Table 5, Panel B presents evidence on audit committee independence. We find that the presence of at least one insider on audit committees is associated with fewer disclosed internal control weaknesses, as indicated by the significant coefficient for NON-INDEPENDENT AUDIT COMMITTEE. Furthermore, we find no evidence of a statistical difference in the magnitude of the coefficients between INDEPENDENT AUDIT COMMITTEE and NON-INDEPENDENT AUDIT COMMITTEE. At a minimum, the evidence suggests that the presence of at least one insider does not negatively impact audit committee effectiveness. This evidence is consistent with characterizations in Klein (1998), who finds the presence of insiders on finance committees is positively associated with improved corporate performance. Klein (1998) interprets such evidence as consistent with the Fama and Jensen (1983) notion that inside directors provide valuable information to boards, and consequently, boards strategically place inside directors on board committees. In the municipal setting, it is plausible that municipalities consider the audit committee's advising versus monitoring roles, and conclude that the benefits of placing insiders on the audit committee in an advisory capacity outweigh the potential costs of less independent monitoring (Linck, Netter, and Yang 2008).
A potentially competing explanation is that results for non-independent audit committees are driven by financial expertise. To investigate further, we partition NON-INDEPENDENT AUDIT COMMITTEE into two indicators, where NON-INDEPENDENT AUDIT COMMITTEE WITH FINANCIAL EXPERT is set to 1 if at least one member of the audit committee is employed by the municipality and is a financial expert, and NON-INDEPENDENT AUDIT COMMITTEE WITHOUT FINANCIAL EXPERT is set to 1 if at least one member of the audit committee is employed by the municipality, but none are financial experts. We find that of the 26 audit committees that have at least one inside director, 18 (69 percent) have at least one insider with financial expertise, while the remaining eight (31 percent) have insiders with no financial expertise. Although both coefficients are significantly negative in Column , we find a statistically significant difference in the magnitude of the coefficients between NON-INDEPENDENT AUDIT COMMITTEE WITH FINANCIAL EXPERT and NON-INDEPENDENT AUDIT COMMITTEE WITHOUT FINANCIAL EXPERT (p-value = 0.01). This result suggests that having at least one inside audit committee member with financial expertise strengthens associations in terms of internal control weaknesses over those found for audit committees containing insiders without financial expertise. One possible interpretation of this result is that access to financial expertise in an advisory role motivates including insiders on audit committees.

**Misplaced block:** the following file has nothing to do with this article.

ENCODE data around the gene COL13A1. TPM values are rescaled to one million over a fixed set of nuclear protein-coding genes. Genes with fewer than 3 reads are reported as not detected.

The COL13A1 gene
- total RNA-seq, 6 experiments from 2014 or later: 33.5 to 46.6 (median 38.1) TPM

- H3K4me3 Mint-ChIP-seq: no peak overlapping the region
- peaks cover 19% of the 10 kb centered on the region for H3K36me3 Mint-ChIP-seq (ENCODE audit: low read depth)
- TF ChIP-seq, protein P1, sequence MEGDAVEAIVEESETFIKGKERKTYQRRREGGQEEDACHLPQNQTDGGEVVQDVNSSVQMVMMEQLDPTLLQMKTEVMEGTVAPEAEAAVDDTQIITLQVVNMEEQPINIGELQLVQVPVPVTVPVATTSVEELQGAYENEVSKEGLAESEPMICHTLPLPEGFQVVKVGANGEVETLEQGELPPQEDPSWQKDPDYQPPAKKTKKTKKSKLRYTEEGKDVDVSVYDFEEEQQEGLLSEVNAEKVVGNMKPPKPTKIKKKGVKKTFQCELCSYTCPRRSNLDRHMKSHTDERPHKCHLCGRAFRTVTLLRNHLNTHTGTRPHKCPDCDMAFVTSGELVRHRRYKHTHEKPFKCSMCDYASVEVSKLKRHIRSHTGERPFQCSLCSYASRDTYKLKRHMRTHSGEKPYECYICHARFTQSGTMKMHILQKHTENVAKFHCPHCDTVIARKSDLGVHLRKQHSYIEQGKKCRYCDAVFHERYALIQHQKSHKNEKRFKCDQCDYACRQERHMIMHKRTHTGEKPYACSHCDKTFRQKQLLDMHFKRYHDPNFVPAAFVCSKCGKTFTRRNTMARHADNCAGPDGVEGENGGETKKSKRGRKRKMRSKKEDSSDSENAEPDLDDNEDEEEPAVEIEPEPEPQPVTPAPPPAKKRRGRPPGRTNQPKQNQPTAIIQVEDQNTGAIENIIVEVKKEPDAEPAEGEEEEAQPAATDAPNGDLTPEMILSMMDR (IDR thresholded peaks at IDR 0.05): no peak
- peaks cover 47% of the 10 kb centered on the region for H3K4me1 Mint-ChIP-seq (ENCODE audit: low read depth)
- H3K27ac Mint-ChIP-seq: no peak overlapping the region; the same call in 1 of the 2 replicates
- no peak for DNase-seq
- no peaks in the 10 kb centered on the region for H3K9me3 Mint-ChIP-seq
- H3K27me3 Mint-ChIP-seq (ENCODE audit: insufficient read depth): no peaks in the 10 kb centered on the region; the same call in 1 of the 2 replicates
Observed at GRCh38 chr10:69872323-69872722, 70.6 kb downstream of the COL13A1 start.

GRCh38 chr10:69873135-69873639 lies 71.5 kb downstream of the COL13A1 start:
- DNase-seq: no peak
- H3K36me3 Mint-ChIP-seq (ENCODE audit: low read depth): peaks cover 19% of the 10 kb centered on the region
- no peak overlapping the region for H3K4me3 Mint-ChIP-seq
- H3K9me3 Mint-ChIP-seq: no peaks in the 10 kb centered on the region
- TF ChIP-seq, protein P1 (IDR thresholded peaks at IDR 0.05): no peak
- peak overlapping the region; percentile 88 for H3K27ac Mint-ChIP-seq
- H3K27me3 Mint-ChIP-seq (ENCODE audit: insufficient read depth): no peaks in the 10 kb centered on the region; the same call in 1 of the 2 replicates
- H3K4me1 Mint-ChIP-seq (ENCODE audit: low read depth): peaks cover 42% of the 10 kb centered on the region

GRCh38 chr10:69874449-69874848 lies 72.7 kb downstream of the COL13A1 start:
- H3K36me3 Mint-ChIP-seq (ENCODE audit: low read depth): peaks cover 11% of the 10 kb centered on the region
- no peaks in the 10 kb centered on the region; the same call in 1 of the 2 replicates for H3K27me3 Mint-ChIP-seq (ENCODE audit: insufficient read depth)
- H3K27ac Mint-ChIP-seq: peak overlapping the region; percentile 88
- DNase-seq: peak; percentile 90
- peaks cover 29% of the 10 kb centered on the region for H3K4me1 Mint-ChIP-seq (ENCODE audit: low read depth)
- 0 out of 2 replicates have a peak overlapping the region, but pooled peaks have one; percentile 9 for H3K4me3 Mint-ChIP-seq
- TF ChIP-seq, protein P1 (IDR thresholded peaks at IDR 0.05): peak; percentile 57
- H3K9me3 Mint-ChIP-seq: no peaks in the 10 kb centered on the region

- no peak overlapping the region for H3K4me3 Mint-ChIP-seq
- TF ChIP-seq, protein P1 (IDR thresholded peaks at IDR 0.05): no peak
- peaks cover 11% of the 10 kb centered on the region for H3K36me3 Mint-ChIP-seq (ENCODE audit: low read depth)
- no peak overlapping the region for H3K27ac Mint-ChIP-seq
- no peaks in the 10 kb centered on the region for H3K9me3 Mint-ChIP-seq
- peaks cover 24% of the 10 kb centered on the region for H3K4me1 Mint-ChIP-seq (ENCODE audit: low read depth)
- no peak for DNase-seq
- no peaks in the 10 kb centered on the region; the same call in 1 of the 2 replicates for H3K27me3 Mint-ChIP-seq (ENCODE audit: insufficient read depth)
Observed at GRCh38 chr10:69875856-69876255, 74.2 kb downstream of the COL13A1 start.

We perform a series of additional tests to verify that our results are robust. One possible driver of our multivariate results involves the definition of internal control weaknesses. To consider an absolute measure of internal control weaknesses, we also use a dependent variable designed to capture multiple instances of internal control weaknesses. In this specification, we performed a Poisson regression with the count of internal control weaknesses between 2001 and 2004 as the dependent variable (ranging from 0 to 4), and noted very similar results (untabulated) to those presented in Table 4. Additionally, we substitute revenue per capita in lieu of debt per capita to consider municipal wealth, and note results are consistent with those in Table 4.
We consider the possibility that audit committees established more recently—when increased attention has been centered on corporate and municipal governance—operate differently than longstanding committees. To consider the impact of audit committee formation dates, we collect audit committee formation year for 38 of the 47 municipalities with audit committees in our sample.13 Results indicate an average formation year of 1994, with 26 (12) audit committees formed before (after) 1997, the year of the first GFOA recommendation on audit committees (GFOA 2008). Next, we create three indicators to distinguish (1) 26 audit committees formed before 1997, (2) 12 audit committees formed after 1997, and (3) 9 audit committees where we cannot identify a formation date. Findings (untabulated) show that the coefficients for all three audit committee formation indicators are negative and significant, but the coefficient on the pre-1997 formation indicator is more negative than the post-1997 formation indicator (p-value = 0.08) suggesting that recently formed audit committees do not drive our results.
We investigate relations between municipal audit committees and internal control quality as a first step toward understanding the role of financial oversight in the public sector context. Because audit committees are not mandated, the public sector offers an interesting setting to examine such relations. Our analysis is also motivated by the large economic significance of local government finances, combined with recent concerns over government reporting quality (GFOA 2008). We characterize our analysis as exploratory given the lack of a well-developed theory to guide the investigation.